- Snatch Balances and Overhead Squats with motionless long sits in full depth
- Jerk Balances and Split Squats to develop pelvic control, appropriate back knee bend and back foot control
- Jerk Recovery (using a rack or jerk blocks) – with care to avoid instability in the shoulders
- Abdominal exercises to increase core stability
- Front Squats with isometric holds at half depth to encourage torso stability
- Front Squats with a 1-2 second stop at the bottom to encourage torso stability
Principle 6. Work to maintain appropriate cardiovascular functioning.
This does not mean intensive endurance training. Short and sharp bouts of cardiovascular activity of 15 – 20 minutes, 3 times per week would likely be sufficient to ensure that the Weightlifter has adequate cardiovascular functioning to meet the demands of training, competition, and recovery. The bouts of cardiovascular training can be done outside the gym but if there are sufficient athletes undertaking morning training together, it is more fun for athletes to work together.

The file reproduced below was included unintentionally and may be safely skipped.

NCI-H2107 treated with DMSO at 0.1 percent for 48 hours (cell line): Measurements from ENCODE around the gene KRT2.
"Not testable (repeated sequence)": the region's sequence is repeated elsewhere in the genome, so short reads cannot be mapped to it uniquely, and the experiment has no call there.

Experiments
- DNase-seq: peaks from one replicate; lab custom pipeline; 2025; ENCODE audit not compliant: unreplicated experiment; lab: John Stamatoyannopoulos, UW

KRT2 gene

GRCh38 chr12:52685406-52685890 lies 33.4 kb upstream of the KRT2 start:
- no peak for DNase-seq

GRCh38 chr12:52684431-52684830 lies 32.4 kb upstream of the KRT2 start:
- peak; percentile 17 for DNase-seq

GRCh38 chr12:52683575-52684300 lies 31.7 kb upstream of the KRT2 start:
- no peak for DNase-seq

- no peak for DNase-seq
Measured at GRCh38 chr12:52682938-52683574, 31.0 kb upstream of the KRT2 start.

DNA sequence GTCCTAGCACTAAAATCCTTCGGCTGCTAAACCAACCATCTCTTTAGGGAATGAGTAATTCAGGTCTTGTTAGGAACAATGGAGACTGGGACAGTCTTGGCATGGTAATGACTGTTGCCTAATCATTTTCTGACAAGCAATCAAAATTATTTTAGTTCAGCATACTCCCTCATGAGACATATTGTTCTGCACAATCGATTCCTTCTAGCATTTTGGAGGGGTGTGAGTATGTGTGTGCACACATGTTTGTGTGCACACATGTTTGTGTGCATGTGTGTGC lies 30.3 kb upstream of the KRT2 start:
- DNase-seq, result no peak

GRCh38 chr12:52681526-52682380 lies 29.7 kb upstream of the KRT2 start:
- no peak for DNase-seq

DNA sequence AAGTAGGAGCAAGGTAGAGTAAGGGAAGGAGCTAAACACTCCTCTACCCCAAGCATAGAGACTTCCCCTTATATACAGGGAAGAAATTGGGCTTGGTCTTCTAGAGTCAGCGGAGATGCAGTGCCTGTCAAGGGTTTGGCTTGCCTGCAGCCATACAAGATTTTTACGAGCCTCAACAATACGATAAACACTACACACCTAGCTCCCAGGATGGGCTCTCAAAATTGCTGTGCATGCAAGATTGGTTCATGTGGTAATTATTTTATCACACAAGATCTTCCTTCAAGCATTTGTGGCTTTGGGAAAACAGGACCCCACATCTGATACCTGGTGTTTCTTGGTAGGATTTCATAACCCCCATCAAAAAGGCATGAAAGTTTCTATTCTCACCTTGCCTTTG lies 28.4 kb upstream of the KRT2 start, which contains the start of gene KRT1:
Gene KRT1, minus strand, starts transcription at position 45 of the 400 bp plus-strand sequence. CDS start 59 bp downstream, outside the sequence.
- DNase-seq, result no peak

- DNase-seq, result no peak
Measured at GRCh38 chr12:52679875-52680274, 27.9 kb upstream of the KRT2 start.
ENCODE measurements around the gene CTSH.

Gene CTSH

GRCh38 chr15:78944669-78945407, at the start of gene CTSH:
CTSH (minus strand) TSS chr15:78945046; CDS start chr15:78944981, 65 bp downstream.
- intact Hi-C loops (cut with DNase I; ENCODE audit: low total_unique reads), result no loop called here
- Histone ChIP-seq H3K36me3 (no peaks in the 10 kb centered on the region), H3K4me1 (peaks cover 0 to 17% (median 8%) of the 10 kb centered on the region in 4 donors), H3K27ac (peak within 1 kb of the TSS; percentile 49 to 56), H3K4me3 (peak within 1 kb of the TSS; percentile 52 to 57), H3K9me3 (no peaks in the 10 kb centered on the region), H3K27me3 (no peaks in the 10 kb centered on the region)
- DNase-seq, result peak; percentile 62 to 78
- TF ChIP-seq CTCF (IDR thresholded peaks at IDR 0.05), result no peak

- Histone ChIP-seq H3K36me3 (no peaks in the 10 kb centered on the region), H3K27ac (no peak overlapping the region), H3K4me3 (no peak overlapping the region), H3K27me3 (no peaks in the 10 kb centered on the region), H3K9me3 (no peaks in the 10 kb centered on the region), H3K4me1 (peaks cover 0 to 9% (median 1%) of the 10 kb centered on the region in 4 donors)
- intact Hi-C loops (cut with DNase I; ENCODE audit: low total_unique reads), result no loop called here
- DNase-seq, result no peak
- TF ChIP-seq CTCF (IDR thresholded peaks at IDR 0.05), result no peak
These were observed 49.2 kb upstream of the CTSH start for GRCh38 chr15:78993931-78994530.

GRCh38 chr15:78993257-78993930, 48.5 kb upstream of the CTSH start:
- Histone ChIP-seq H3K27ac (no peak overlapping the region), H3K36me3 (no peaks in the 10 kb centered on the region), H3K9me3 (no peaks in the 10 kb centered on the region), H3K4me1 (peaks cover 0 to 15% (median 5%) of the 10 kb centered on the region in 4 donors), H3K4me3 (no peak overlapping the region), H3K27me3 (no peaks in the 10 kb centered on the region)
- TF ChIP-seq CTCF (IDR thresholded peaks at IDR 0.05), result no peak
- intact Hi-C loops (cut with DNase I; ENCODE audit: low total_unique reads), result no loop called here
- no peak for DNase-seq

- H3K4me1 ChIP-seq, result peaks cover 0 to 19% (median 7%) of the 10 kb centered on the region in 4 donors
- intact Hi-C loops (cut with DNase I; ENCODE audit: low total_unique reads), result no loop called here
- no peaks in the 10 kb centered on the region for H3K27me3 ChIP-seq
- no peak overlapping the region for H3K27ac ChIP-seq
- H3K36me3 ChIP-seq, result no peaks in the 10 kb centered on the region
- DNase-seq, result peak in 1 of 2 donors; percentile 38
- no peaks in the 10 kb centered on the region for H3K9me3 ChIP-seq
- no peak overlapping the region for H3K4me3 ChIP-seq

Principle 7. Work to optimise nutrition.
At the higher levels of sport involvement, nutrition becomes ever more important. It is not just a case of macronutrient manipulation (the proportion of protein, carbohydrate and fat) but also the timing of dietary intake. Athletes in Weightlifting MUST consume high levels of carbohydrates to restore the body after training. A meal of steak and salad will not suffice. This is a complex nutritional argument that has been researched and which cannot be explained to the depth it deserves here. The content of the diet is important but so too is the timing. Athletes at higher levels must pay close attention to the regularity of food intake and make sure that the cessation of training is followed by a meal within 1-2 hours.
Principle 8. Work to minimise injury.
Athletes readily appreciate the detrimental impact of an injury on performance. However, athletes fail to understand the causes of injury which, in Weightlifting, result from (a) the cumulative effect of high-intensity training with inadequate recovery and (b) the athlete overreaching in training. Overreaching occurs when an athlete attempts training that exceeds their capability and state of readiness. It is, of course, necessary for athletes to push themselves but there must be a high degree of thought and control. Occasionally athletes fall into a mindset of invincibility and become a victim of irrational behaviour and attempt weights beyond safe limits. This is often prevalent when athletes perform limit or over-limit back squats reaching a breaking point.